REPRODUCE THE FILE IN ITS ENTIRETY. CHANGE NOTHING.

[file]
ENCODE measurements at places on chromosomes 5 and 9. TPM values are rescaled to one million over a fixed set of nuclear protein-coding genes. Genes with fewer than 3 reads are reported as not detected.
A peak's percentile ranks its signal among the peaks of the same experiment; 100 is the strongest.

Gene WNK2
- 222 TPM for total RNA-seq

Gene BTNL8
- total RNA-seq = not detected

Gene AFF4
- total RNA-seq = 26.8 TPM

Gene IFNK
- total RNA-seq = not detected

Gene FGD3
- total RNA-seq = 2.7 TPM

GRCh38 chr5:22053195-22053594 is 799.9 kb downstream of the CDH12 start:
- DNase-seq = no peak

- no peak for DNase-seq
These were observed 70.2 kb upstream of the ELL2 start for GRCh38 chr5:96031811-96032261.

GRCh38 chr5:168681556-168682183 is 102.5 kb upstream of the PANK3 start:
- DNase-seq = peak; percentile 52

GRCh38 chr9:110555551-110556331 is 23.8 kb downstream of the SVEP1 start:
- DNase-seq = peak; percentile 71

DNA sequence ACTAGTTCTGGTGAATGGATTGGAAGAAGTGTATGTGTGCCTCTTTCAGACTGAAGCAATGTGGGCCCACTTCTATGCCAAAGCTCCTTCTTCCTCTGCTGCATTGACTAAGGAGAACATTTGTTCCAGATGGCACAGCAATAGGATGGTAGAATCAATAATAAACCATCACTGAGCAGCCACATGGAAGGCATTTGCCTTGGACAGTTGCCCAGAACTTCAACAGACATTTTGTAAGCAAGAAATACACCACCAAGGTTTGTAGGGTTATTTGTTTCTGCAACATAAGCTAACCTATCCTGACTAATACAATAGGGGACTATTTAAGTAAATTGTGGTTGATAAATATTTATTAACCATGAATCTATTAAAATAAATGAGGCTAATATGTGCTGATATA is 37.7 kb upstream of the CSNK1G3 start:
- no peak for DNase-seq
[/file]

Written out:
ENCODE measurements at places on chromosomes 5 and 9. TPM values are rescaled to one million over a fixed set of nuclear protein-coding genes. Genes with fewer than 3 reads are reported as not detected.
A peak's percentile ranks its signal among the peaks of the same experiment; 100 is the strongest.

Gene WNK2
- 222 TPM for total RNA-seq

Gene BTNL8
- total RNA-seq = not detected

Gene AFF4
- total RNA-seq = 26.8 TPM

Gene IFNK
- total RNA-seq = not detected

Gene FGD3
- total RNA-seq = 2.7 TPM

GRCh38 chr5:22053195-22053594 is 799.9 kb downstream of the CDH12 start:
- DNase-seq = no peak

- no peak for DNase-seq
These were observed 70.2 kb upstream of the ELL2 start for GRCh38 chr5:96031811-96032261.

GRCh38 chr5:168681556-168682183 is 102.5 kb upstream of the PANK3 start:
- DNase-seq = peak; percentile 52

GRCh38 chr9:110555551-110556331 is 23.8 kb downstream of the SVEP1 start:
- DNase-seq = peak; percentile 71

DNA sequence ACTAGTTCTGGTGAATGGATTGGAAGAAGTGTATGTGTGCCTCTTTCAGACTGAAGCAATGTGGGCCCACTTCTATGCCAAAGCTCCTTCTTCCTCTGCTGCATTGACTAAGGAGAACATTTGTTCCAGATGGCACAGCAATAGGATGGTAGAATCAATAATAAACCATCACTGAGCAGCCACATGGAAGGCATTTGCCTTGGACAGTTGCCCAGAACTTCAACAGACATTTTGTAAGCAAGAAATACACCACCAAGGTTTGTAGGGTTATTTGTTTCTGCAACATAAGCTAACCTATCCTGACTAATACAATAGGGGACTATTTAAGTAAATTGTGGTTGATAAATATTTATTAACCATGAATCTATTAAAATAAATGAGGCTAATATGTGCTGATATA is 37.7 kb upstream of the CSNK1G3 start:
- no peak for DNase-seq